In addition to purely melting processes, sintering processes are also used in which the produced components are brought into the final shape by sintering after layered printing. Fraunhofer IOF uses additive manufacturing processes such as Selective Laser Sintering to produce specially designed light weight structures for high-quality metal optics.
This work focuses developing paste-based and ink-based processes that enable 3D multi-material printing, as well as the additive production of polymer and polymer-composite structures by printing processes based on fused deposition modeling. The range of materials that can be processed for dispensing and aerosol printing is very wide since all materials that can be converted into stable pastes or inks are suitable. These include, for example, metals, semiconductors, polymers or nanoparticle-containing dispersions, as well as ceramics and composites. Plasma or laser technologies are used for the following sintering or drying steps.
In addition, new approaches are being developed for polymer-based additive processes in the field of polymerization technology. Here the group focuses on new optical approaches for stereolithography and digital light processing, with which it expects to increase the process speed considerably. Furthermore, process and system developments for multi-photon lithography are being pursued in order to produce structures in the range < 1 μm. These works are combined by material developments, e.g. new Thiol-Ene compositions, which enable high functionality without initiators and allow a wide variety of polymer compositions to be generated.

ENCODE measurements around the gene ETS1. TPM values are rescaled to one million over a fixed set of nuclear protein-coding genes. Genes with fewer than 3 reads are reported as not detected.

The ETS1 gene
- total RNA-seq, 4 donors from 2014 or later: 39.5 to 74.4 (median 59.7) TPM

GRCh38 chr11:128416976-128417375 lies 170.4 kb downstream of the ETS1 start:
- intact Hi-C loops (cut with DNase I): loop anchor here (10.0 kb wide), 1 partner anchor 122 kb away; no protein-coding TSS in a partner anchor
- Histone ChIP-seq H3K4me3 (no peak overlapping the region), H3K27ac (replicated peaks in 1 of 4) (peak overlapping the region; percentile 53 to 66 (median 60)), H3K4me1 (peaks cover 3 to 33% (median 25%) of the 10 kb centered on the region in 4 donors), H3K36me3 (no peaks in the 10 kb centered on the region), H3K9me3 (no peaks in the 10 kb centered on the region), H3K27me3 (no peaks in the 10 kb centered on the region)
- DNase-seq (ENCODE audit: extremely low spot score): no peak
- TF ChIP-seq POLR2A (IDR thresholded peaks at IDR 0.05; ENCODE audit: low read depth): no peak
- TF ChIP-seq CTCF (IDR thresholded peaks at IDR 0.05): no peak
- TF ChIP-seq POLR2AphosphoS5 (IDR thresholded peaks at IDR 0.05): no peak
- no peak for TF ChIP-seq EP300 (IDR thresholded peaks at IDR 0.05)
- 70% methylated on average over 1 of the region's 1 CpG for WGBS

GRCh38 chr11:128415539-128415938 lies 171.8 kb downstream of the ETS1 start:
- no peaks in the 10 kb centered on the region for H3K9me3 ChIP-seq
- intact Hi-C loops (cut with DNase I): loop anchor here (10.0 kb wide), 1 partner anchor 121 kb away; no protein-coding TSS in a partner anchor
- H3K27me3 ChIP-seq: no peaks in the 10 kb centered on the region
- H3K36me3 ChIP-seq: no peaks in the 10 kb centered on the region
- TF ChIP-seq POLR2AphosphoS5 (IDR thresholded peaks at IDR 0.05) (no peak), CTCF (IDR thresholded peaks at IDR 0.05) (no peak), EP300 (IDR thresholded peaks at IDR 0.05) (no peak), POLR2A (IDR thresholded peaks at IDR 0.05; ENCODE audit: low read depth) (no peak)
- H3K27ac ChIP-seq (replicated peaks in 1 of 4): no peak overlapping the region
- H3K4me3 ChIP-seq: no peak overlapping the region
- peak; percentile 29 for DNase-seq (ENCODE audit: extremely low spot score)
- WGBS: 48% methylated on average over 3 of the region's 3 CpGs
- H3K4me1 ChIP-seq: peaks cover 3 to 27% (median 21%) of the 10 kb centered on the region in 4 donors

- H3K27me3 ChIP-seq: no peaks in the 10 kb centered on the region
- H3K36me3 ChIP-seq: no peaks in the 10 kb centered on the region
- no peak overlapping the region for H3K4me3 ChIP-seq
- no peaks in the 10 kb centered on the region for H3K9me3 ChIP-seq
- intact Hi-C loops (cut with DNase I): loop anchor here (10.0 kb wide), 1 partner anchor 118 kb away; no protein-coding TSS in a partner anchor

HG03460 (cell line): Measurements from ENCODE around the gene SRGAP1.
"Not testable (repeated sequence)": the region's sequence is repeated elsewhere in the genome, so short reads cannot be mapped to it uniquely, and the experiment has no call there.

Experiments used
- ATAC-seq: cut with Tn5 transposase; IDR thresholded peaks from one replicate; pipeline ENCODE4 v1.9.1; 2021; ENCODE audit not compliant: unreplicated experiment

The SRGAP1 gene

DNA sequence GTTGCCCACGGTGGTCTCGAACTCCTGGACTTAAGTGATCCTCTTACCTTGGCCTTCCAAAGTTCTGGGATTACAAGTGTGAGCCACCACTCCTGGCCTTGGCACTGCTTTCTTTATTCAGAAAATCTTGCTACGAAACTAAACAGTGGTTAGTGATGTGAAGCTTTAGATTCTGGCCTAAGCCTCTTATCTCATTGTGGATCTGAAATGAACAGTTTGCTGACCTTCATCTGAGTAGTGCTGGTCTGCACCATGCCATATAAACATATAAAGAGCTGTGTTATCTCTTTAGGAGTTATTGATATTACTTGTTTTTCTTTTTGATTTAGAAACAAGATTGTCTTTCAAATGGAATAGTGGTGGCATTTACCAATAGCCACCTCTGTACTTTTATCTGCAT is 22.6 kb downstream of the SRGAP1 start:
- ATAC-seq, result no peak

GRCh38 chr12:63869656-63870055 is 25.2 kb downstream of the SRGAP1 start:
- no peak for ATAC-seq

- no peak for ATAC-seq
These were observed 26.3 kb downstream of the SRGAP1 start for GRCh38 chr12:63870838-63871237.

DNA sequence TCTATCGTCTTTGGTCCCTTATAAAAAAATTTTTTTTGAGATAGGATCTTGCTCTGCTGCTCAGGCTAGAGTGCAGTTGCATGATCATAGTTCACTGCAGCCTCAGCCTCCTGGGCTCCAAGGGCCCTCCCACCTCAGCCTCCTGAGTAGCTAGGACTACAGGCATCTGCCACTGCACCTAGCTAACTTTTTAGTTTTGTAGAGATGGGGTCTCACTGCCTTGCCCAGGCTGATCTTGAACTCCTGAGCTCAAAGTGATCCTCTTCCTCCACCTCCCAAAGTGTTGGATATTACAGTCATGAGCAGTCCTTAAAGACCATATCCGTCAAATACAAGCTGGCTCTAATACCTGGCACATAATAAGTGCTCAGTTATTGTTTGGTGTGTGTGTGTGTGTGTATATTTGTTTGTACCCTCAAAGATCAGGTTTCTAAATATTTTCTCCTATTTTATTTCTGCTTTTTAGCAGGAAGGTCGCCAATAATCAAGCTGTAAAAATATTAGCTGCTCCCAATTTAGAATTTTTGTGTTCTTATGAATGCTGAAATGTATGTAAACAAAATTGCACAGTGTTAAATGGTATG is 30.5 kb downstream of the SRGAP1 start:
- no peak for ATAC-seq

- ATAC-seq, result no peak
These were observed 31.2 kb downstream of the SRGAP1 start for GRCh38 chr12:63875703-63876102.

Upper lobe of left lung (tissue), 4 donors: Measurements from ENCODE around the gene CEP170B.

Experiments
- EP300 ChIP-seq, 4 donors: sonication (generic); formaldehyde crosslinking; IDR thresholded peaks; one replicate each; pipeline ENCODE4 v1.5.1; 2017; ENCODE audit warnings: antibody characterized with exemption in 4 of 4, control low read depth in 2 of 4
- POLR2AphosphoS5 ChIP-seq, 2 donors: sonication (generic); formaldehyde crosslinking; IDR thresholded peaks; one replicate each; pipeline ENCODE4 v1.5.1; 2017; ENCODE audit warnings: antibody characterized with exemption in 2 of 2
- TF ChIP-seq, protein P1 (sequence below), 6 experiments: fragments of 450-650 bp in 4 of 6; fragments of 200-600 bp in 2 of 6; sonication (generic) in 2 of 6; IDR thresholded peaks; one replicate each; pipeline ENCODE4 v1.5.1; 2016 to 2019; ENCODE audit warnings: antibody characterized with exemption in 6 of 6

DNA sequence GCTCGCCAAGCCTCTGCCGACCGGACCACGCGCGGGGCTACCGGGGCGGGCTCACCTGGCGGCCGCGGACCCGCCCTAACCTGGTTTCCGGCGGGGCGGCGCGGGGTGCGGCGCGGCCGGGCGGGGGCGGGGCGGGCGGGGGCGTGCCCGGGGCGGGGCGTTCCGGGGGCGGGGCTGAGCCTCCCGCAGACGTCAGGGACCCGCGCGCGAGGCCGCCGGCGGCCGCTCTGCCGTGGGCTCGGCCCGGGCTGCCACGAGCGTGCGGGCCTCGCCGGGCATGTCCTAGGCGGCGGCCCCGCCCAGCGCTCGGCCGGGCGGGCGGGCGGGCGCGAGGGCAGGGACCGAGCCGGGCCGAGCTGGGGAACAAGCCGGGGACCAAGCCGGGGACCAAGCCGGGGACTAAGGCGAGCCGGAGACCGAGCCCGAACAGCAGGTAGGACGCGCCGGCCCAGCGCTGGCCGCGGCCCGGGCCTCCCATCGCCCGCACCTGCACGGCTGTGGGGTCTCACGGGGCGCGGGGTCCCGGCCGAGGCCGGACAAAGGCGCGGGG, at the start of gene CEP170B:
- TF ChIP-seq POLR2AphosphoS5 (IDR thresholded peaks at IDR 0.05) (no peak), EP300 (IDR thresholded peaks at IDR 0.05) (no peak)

The Fraunhofer IOF and the Fraunhofer ILT institutes are examining technologies to print wiring structures made of silver and gold as well as materials suitable for actuators. However, even in life science applications such as lab-on-chip systems for patient-related diagnostics, printed actuator structures are of interest, for example for chip-integrated pumps and valves.
- Production of pure mechanical 3D structural components
- Printing of highly complex electronic structures, such as thermoelectric generators, sensors, batteries, or printed circuit boards for high-performance electronics
- Integration of electrical functions (e.g. printed sensors) into additively manufactured components.
Surface Optimization of Additively Manufactured Components
One of the main focuses of Fraunhofer IST is the surface treatment of components made by additive manufacturing. Here, the surface is optimized while the component geometry, the component material, the desired surface properties as well as the concrete application conditions are all taken into account. Surface roughness is varied through flattening or deliberate roughening, as are layering and layer composition, and thus the layer properties. At the same time, in addition to pure surface optimization, the institute coordinates and optimizes the entire production chain. By applying thin-film sensors directly, it is able to measure local strain on the component and, thus, to create an intelligent component design.